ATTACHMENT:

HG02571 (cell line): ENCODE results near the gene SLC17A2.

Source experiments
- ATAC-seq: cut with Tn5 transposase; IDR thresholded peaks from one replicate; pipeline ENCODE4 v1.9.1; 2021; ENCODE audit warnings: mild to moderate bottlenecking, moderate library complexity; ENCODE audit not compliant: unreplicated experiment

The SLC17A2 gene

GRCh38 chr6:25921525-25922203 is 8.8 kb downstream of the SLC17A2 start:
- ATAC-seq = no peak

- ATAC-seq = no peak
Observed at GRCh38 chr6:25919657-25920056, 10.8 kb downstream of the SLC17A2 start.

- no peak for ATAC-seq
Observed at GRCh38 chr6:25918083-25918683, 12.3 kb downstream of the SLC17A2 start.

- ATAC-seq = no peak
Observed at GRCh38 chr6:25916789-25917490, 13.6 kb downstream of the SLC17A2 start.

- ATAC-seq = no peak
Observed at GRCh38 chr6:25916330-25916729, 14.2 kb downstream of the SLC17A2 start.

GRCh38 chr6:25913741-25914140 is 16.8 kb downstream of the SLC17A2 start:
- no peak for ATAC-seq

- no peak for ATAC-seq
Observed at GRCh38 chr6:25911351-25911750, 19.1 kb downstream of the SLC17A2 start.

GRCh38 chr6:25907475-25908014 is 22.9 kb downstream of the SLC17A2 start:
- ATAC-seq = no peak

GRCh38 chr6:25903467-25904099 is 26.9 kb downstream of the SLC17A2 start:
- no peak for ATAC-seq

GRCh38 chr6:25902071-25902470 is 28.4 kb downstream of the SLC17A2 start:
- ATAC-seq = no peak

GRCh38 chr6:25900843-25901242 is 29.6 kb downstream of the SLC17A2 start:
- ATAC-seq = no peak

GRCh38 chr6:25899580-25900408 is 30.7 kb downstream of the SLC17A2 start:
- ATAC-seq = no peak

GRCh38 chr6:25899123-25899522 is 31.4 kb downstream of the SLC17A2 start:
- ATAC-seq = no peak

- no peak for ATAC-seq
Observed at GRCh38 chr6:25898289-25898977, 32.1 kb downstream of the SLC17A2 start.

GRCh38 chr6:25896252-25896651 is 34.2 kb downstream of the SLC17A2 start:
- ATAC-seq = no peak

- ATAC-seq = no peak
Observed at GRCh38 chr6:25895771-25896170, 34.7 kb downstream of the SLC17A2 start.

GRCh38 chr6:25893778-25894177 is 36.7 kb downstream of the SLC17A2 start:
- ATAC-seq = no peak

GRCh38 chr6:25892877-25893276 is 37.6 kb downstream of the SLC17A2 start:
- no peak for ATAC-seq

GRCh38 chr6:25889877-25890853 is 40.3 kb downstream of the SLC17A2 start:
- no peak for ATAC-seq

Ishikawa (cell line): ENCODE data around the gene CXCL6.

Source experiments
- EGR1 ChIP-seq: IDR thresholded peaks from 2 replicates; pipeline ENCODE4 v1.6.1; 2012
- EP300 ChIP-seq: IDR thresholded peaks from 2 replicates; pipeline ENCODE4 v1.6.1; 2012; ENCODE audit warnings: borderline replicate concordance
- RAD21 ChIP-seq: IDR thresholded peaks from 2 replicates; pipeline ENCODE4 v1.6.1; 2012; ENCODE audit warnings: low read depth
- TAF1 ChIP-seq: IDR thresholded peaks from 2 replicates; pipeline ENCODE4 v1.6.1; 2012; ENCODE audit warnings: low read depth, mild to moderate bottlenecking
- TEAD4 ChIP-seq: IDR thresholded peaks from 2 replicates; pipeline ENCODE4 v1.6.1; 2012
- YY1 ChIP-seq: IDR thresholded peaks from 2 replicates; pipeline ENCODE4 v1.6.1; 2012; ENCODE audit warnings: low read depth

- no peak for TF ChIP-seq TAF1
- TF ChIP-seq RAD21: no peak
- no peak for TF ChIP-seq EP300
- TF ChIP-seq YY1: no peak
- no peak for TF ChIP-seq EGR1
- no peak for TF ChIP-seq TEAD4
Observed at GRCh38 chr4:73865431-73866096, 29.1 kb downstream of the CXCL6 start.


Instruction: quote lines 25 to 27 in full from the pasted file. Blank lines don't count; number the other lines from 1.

GRCh38 chr6:25900843-25901242 is 29.6 kb downstream of the SLC17A2 start:
- ATAC-seq = no peak

GRCh38 chr6:25899580-25900408 is 30.7 kb downstream of the SLC17A2 start: